• Arlenna says:

    DM, maybe this is just another sign that they are heading in the NSF direction of unlimited "resubmissions" as long as you don't explain that it's been revised?

    >A1 = new + no more needing to indicate changes in the proposal...

  • drugmonkey says:

    That could be the plan.

  • Pinko Punko says:

    I don't mark changes in resubmission if extensive (like aims changing etc), but I state that in the intro. I have seen summary statements where even such statements about what things have been changed have been dinged by reviewers for not being specifically annotated. I will say that I think the separate font where you can see to the individual words where the document has been edited is sort of unnecessary in my mind.

    I think it you want to specifically highlight what is new as part of the strength of your revision, that should be up to the PI. Reviewers that ding for that, I, personally, and without trying to offend anyone, seems sort of petty - and that is how those sort of reviews read. A colleague had two such on an A1 that was a 25%ile as an A0. It was not discussed as an A1, and two of the reviewers saw fit to specifically mention that they could not judge what had changed.

  • E rook says:

    A) In a draft, I did the font switching thing to indicated changes in the resub. Thinking, "well, the guidelines..." A well funded mid career mentor is like, "oh, honey...."
    B) for real guidance, I asked a SS reg member, "so what do ya'all expect for indicating changes ... even if they are extensive?" Response: "well, people seem to prefer seeing the vertical line in the left margin." Translation: " Thou Shalt indicate changes by a vertical line in the left margin."
    1. Learn the culture.
    2. Get funded.
    3. Do Scienze!1!
    4. Get on SS.
    5. Change the culture. Or whine about the riffraff, whatever floats yer boat.

  • Pinko Punko says:

    Thinking about this more I think they are actually just trying to inhibit a specific stockcritique.

  • Joe says:

    Change in the font or italics are irritating. A line in the left margin is helpful to let me know that the applicant actually changed something. It is particularly helpful to point out if a hypothesis changed or an aim changed and then to find those parts of the experimental plan that changed.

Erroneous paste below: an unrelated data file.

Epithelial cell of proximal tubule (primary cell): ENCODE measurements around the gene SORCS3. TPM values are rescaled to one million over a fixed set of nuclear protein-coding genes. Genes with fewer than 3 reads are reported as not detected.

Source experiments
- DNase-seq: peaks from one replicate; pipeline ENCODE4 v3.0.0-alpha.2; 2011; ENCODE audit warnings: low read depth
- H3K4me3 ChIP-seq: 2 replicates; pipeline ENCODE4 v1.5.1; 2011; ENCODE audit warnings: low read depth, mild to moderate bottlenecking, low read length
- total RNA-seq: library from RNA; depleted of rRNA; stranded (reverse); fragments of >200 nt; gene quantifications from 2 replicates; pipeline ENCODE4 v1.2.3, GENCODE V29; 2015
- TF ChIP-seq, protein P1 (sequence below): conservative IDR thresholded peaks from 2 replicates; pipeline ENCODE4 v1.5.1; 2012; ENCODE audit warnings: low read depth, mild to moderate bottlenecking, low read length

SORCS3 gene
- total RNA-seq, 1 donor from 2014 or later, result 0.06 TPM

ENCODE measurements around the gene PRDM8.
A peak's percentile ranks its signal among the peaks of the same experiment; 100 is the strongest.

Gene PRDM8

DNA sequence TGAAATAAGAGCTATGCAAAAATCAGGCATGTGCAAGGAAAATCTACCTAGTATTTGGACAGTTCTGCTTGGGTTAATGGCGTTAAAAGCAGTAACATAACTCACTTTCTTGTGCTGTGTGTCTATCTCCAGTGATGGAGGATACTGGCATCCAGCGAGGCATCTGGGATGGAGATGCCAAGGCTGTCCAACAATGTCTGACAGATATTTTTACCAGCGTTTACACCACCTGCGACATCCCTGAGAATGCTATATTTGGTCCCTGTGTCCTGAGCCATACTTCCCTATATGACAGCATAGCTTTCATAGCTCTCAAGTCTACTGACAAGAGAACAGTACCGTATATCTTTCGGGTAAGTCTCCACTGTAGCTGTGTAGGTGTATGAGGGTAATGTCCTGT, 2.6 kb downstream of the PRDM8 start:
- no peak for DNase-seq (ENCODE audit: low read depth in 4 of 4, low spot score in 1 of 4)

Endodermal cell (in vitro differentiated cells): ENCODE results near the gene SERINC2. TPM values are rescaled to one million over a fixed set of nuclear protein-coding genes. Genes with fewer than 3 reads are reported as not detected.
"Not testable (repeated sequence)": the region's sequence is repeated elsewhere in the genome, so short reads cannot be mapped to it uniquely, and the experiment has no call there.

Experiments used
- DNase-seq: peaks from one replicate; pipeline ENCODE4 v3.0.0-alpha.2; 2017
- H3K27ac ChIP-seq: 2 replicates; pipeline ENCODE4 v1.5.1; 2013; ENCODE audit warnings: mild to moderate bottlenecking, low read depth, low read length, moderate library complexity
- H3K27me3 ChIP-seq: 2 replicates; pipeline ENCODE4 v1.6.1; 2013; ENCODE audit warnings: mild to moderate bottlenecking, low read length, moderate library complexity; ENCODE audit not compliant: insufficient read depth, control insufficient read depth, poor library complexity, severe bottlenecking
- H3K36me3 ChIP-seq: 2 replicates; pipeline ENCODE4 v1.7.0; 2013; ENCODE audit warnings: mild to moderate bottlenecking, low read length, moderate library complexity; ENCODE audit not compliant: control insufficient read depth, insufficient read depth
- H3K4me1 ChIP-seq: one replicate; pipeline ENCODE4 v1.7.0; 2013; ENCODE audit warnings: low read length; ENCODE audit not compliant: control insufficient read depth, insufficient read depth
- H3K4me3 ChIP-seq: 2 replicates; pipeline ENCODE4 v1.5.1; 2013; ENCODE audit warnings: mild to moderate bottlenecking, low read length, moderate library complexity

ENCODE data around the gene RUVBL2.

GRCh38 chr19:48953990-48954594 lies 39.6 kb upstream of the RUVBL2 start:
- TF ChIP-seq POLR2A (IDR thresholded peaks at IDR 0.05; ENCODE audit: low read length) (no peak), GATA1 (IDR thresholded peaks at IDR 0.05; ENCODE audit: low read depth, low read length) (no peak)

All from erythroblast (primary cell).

I always find it irritating when the applicant says "I changed so many things that I did not mark any changes". It seems like the applicant just didn't want to bother to mark the changes.

  • drugmonkey says:

    I'll do the "so many changes that they aren't indicated" thing if appropriate. Had to do that when the application went from 25 to 12 pages for example. Or if "Aim 2 has been replaced". That sort of thing.

  • Pinko Punko says:

    If an entire Aim has changed, and other aims were viewed positively, but statements are made about concepts that have changed, it does not seem necessary to mark the words. Somebody could also just put lines in with everything being the same. There is no way to check, why would you consider that the applicant is lying if they said that they changed stuff. If the baseline view is that the applicant could be lying, then there is really no point in reviewing. This is like Ola dinging for font.

  • qaz says:

    I've definitely marked as changed things that the reviewer asked for that I already had (and thus didn't change). I've even had reviewers compliment me on specific changes that I did for them, when, in fact, it had been there all along. I use the "marked as changed" for "important things I want you to see in the new grant that were not obvious enough in the old one".

  • The Other Dave says:

    Finally! The old guidelines were stupid. As if revisions were just a few edits that could be easily marked! Really, has anyone ever had a reviewer say that the proposal would be perfect if only a couple sentences were changed?

    Only morons highlighted or italicized the whole damn new Aim 3.

  • E rook says:

    .....I had a vertical line spanning the entirety of the new aim 3. It was like a security blanket ("well the guidelines....") & seemed unobtrusive to me, and a constant reminder that goddammit I was responsive